A fatty molecule thought to be unique to flowering plants has turned up in bacteria skimmed from the Adriatic Sea. The surprising finding solves a 20-year-old paleontological mystery and could affect how scientists interpret the presence of this molecule in the ecological record. Where once it suggested the presence of land and flowering plants, it could indicate marine or freshwater-dwelling bacteria instead.
The molecule in question, isoarborinol, is a fatty molecule, or lipid, whose only known biological sources were certain flowering plants, or angiosperms. For this reason, when geobiologists detect isoarborinol they assume flowering plants once flourished in that spot.
"Arborinol lipids can be preserved in sedimentary rocks for millions of years, so they can function as 'molecular fossils' that can inform us about the types of organisms and environments on early Earth," said study co-author Paula Welander, a geobiologist at Stanford's School of Earth, Energy & Environmental Sciences.
In the 1990s, however, scientists discovered fossil traces of isoarborinol in ancient sediments from Germany that dated back to the Permian and Triassic eras -- about 100 million years before the first appearance of flowering plants. At the time, scientists speculated that an as-yet unknown microbial source of these lipids must also exist, but nobody had found evidence to support this hypothesis -- until now.
In the new study, published Dec. 26 in Proceedings of the National Academy of Sciences, Welander and her team identified a modern-day marine bacterium (Eudoraea adriatica), previously isolated from the Adriatic Sea, that produces two lipids with chemical structures that are similar to isoarborinol.
"The lipids, which we dubbed eudoraenol and adriaticol, were completely new molecules that hadn't been seen before," Welander said. "They were the first new arborinol lipids to be discovered in 30 years, and the first to be identified outside of the plant kingdom."
Because arborinol lipids are found in sediments from the early Earth, a better understanding of how they're produced could change how paleontologists interpret the fossil record. "If these lipids are discovered in sediment cores from ancient lakes, the question is, do they represent terrestrial input from flowering plants or were there actually lake bacteria living in low-oxygen environments that were producing them?" Welander said.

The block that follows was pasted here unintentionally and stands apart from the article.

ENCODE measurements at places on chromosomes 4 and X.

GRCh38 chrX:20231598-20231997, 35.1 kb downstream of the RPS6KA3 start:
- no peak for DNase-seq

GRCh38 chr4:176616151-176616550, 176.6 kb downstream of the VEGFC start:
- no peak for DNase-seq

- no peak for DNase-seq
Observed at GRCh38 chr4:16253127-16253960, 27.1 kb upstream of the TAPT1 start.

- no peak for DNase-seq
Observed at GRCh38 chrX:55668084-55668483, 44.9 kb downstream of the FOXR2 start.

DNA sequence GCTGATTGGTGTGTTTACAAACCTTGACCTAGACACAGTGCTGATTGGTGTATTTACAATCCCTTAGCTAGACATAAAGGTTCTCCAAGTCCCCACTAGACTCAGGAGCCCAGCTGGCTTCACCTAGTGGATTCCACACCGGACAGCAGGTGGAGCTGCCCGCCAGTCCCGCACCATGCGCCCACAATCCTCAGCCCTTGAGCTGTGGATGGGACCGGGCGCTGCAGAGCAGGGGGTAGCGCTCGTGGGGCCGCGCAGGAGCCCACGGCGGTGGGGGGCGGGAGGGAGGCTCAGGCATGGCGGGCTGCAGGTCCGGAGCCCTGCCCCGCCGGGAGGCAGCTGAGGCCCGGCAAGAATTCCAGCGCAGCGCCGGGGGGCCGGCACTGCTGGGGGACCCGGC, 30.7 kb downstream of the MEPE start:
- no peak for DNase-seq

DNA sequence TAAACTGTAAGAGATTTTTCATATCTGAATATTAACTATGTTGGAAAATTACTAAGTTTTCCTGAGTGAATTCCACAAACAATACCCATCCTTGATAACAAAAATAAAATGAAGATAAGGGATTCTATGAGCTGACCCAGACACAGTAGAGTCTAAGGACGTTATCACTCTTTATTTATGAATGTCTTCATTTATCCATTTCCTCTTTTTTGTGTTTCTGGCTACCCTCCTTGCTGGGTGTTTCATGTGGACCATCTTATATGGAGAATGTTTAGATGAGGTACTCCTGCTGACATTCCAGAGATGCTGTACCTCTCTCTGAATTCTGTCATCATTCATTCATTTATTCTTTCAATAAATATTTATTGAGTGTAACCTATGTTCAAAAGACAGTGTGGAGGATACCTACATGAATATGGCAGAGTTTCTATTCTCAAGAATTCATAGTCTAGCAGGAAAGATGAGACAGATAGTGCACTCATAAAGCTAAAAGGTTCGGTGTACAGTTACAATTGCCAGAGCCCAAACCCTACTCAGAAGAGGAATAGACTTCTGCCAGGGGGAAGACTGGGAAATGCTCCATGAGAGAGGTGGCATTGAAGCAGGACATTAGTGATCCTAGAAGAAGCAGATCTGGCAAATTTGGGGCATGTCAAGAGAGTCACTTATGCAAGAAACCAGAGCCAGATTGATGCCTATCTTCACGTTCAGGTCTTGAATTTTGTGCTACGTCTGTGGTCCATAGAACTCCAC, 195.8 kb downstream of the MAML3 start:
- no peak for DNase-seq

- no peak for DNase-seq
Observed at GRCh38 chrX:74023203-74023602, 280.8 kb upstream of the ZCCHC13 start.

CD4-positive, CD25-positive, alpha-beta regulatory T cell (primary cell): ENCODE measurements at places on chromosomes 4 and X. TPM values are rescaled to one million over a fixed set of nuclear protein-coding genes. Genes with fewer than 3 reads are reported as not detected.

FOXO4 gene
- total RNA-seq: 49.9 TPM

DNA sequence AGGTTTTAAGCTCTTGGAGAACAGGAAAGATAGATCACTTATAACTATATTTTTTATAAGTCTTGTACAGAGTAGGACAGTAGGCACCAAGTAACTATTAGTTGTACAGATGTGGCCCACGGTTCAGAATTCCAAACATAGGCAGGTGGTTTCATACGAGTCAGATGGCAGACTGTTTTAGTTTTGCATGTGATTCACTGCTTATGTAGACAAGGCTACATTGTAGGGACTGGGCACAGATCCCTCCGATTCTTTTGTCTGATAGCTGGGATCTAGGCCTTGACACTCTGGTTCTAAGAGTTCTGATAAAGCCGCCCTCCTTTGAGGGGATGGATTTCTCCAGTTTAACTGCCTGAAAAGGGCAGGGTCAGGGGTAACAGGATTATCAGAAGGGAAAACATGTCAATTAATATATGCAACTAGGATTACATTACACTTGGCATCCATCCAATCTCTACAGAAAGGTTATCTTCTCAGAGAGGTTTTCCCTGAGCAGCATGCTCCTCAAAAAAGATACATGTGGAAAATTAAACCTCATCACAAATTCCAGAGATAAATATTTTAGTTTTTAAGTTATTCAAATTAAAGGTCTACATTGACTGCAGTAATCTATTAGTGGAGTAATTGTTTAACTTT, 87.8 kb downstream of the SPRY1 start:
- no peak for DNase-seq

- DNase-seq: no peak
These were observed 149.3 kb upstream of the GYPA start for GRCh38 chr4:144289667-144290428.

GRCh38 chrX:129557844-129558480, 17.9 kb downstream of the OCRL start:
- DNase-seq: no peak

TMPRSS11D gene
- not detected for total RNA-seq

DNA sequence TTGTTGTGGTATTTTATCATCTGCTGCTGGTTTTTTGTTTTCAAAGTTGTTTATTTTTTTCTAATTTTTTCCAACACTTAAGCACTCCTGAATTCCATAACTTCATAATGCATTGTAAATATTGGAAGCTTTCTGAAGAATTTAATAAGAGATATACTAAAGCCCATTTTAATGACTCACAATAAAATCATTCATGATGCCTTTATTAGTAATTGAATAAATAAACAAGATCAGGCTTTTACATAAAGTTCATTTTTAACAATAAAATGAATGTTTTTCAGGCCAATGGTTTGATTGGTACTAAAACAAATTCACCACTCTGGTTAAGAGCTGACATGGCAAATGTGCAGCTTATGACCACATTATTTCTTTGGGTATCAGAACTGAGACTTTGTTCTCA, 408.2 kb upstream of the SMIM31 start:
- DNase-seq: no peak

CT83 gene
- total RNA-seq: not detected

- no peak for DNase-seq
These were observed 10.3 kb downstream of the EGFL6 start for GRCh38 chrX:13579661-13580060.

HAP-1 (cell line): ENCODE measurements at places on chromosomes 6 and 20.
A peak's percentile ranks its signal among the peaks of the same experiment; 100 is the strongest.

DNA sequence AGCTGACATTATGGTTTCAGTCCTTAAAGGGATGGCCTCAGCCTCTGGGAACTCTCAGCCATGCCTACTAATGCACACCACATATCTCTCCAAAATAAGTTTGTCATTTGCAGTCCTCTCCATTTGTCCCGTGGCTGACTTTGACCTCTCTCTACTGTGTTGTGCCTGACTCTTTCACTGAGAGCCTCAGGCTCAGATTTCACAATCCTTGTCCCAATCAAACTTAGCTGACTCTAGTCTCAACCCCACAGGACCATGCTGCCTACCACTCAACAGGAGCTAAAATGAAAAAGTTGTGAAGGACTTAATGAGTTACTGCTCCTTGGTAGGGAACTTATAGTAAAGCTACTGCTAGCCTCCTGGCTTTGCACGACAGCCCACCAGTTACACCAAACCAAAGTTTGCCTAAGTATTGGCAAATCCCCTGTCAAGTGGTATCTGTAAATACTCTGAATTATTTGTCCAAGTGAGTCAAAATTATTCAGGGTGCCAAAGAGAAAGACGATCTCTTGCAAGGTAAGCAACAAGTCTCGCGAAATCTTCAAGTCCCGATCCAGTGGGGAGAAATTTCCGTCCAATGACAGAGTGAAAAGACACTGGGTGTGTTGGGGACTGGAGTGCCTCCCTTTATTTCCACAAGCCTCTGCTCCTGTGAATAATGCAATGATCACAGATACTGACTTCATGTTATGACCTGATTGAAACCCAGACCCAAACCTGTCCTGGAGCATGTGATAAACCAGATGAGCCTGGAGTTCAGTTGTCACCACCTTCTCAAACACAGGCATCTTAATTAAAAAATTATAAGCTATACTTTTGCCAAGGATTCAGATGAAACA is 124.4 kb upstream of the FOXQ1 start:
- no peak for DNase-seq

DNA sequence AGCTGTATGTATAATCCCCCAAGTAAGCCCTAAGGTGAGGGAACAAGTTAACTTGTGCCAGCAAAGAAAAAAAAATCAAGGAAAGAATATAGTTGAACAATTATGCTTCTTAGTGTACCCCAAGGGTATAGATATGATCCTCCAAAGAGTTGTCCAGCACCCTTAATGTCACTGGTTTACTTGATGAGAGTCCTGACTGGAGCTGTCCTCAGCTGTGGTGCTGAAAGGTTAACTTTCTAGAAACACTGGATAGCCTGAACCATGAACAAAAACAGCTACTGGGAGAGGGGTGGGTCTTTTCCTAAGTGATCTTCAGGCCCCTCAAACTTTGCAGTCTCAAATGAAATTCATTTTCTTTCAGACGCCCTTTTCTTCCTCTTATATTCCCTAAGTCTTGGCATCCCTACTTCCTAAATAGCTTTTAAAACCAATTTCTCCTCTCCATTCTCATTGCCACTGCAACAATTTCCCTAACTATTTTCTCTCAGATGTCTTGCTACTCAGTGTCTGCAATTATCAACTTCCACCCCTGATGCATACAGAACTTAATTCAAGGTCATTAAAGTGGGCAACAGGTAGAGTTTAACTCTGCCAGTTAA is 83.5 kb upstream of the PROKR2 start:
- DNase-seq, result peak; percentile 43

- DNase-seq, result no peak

The implications extend beyond geobiology, she added. Understanding the chemistry behind how certain lipids are produced could help scientists better synthesize similar structures in the lab. "Our study of the biochemistry of these proteins could contribute to our understandings of the synthesis of novel compounds that have clinical or biotechnological significance," Welander said.
In addition to being produced by a completely different organism, the bacterial protein required to make the lipids also appears to be unique. "Angiosperms and bacteria developed phylogenetically distinct but remarkably similar enzymes to produce these lipids," Welander said.
Experiments by Welander's lab revealed that the protein that produces the bacterial lipid is unrelated in an evolutionary sense to the protein that produces isoarborinol in flowering plants. This matters because it demonstrates that the microbe did not acquire this protein from a plant -- through horizontal gene transfer, for example -- but rather evolved the ability to make arborinols independently. "It also adds credence to the idea that arborinols in the rock record -- and modern environments, too -- could come from a bacterial source," Welander said.
Other co-authors on the study, titled "Synthesis of arborane triterpenols by a bacterial oxidosqualene cyclase," include Amy Banta, Jeremy Wei and Clare Gill of Stanford University, and José-Luis Giner of the State University of New York.
The study was funded by the National Science Foundation.